If you’re looking for a sporty compact sedan, then there are only a few to choose from. The all-new 2022 Honda Civic Si will be out soon and the Volkswagen Jetta GLI is a solid choice, but if you want more bang for your buck, then the 2021 Hyundai Elantra N Line can give you what you need.
What is the 2021 Hyundai Elantra N Line?
The N Line is one of the four available trim levels for the 2021 Hyundai Elantra and it adds a dash of sportiness to the commuter compact. Instead of the standard 147-hp, 2.0-liter four-cylinder engine that can be found under the hood of the other trim levels, the Elantra N Line comes with a turbocharged 1.6-liter, four-cylinder engine that produces 201 hp and 195 lb-ft of torque. That powerful mill can be connected to either a 7-speed dual-clutch or six-speed manual transmission that sends the power to the front wheels.
In addition to the turbocharged engine, the Elantra N Line ups the ante on the standard trims by adding springs that are 26% stiffer upfront and 71% stiffer in the rear. Additionally, there are stiffer engine mounts, a rear stabilizer bar, and a multi-link rear suspension that allows the car to rotate more in the turns and stay compliant when driven hard. I spent some time with the 2021 Elantra N Line and I can say that it definitely rotates around corners and more.
The Elantra N Line is more fun than you would expect
Let’s face it, Hyundai hasn’t always been known for pumping out the sportiest cars. Sure, there was the Genesis Coupe, but that car felt overly stiff, its steering was vague, and its available engines could have been more responsive. But now, there’s the Hyundai Elantra N which, from what I hear, is a strong competitor to the Civic Type R. So it’s safe to say that the South Korean brand has far improved from what it once was when it comes to making “sporty” compacts.
That’s probably why I didn’t have any expectations when jumping in the Elantra N Line. I figured it would be better than the Genesis Coupe and not as hardcore as the Elantra N, but I also didn’t think it would be that fun to drive. Fortunately, I was wrong. My tester came with the 7-speed dual-clutch transmission (DCT)and although I prefer to row my own gears, the DCT shifts quicker than I ever could and it’s pretty smooth to boot.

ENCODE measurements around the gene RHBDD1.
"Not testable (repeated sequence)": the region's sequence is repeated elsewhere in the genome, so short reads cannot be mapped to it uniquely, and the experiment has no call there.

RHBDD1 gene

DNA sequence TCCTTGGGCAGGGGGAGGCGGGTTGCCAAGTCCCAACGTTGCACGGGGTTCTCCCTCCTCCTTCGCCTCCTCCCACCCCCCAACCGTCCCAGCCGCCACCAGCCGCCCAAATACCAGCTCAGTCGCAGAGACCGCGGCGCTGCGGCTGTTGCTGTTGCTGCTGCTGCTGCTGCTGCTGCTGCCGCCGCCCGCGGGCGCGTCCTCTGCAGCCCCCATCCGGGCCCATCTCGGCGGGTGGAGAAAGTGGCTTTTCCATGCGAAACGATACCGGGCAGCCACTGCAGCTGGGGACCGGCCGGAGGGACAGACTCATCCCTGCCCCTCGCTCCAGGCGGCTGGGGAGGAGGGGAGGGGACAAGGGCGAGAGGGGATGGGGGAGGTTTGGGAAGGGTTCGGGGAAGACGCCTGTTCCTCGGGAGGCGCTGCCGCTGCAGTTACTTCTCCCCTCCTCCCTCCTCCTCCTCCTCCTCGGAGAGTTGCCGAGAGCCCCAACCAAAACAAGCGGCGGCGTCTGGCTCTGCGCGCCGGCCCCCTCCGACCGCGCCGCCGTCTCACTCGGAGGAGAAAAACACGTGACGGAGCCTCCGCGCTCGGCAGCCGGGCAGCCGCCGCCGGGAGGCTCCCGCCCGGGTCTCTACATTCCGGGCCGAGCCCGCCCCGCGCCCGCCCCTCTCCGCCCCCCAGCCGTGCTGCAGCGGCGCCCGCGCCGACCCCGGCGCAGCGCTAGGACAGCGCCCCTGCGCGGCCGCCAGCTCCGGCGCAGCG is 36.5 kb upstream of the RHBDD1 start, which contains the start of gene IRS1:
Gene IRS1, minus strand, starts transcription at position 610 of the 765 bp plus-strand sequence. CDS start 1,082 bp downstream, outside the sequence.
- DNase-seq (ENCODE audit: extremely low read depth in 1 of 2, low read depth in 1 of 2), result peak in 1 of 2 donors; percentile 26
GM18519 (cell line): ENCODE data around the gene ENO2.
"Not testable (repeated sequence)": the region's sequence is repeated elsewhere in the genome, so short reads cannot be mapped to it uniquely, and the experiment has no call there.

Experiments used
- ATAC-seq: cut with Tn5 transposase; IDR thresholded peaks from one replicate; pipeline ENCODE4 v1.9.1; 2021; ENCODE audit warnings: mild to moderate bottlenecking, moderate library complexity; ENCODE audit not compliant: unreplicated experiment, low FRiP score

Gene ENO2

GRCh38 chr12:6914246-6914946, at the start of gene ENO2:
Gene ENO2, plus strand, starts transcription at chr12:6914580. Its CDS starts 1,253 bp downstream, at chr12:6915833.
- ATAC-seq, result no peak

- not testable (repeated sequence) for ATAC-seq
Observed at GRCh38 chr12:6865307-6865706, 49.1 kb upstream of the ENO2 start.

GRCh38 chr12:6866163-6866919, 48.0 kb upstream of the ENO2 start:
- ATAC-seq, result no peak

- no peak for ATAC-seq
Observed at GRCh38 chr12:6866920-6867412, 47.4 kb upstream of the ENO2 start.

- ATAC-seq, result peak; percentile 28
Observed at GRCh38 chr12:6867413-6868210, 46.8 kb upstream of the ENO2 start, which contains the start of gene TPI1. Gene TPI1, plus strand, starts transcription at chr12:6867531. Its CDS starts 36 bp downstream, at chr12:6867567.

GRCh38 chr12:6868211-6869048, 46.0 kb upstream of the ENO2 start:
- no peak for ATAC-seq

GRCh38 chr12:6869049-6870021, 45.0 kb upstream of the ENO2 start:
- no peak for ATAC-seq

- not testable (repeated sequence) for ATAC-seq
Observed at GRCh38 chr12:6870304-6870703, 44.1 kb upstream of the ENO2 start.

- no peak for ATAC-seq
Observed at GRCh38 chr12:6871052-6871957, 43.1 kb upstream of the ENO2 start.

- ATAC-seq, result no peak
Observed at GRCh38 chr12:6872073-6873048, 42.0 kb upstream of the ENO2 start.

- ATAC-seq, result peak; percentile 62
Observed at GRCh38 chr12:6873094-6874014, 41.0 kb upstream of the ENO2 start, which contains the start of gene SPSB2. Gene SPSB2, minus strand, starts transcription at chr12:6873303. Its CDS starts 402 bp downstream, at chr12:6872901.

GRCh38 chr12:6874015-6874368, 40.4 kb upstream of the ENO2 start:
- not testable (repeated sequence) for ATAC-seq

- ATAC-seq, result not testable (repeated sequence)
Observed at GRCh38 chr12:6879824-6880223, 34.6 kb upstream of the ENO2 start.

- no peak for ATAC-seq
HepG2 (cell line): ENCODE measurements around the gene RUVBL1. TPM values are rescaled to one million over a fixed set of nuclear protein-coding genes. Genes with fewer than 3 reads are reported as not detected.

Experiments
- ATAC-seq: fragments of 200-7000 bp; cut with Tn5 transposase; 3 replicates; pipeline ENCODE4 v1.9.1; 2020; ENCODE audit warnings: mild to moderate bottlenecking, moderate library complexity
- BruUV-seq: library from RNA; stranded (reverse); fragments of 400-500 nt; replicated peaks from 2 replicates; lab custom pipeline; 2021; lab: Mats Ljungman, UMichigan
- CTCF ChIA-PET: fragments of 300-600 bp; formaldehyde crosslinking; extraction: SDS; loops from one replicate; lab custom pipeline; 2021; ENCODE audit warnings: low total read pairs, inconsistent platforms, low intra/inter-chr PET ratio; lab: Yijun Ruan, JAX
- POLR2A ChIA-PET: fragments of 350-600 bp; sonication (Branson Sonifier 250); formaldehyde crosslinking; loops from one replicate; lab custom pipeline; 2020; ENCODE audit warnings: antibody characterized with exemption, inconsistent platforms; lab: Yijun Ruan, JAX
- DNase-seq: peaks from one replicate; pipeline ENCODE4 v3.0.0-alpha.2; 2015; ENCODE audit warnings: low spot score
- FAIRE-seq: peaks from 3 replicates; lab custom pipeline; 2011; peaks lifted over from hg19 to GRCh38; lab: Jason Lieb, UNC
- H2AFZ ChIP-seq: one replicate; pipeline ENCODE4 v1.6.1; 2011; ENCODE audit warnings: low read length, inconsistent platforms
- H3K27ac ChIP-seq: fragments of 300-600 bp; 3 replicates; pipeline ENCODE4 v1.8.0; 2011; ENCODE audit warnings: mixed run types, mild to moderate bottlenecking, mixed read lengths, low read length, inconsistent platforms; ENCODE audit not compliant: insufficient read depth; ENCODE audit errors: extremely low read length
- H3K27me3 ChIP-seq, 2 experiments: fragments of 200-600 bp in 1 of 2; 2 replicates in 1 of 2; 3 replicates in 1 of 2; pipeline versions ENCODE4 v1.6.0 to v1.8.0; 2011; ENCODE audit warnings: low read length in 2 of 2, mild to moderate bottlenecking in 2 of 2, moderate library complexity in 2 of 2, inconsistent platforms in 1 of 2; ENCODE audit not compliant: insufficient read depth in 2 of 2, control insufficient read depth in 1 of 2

Now, onto the engine. It lags a little when you start from a dead stop and that lag carries on partially through the rev range when you floor it. But as the RPMs climb, so does the boost from the turbocharger and you’re met with a small wave of power all the way to redline. It won’t push you back in your seat, but it’s enough for your passengers to say, “Hey, this thing has some guts!” – as mine did.
For a compact performer, the Elantra N Line provides some serious value
According to Car and Driver’s testing, the 2021 Elantra N Line is able to go from 0 to 60 mph in 6.5 seconds and it can complete a quarter-mile in 14.5 seconds. That’s pretty quick for a compact streetcar and quick enough for 95% of the drivers on the road. But what’s even better is that this iteration of the Elantra only costs $25,095, which is cheaper than the Volkswagen Jetta GLI and on par with what the Civic Si will be priced at.
If you’re looking for cheap thrills in your compact commuter sedan, you owe it to yourself to check out the 2021 Hyundai Elantra N Line. You may just be thoroughly impressed and surprised, just I was.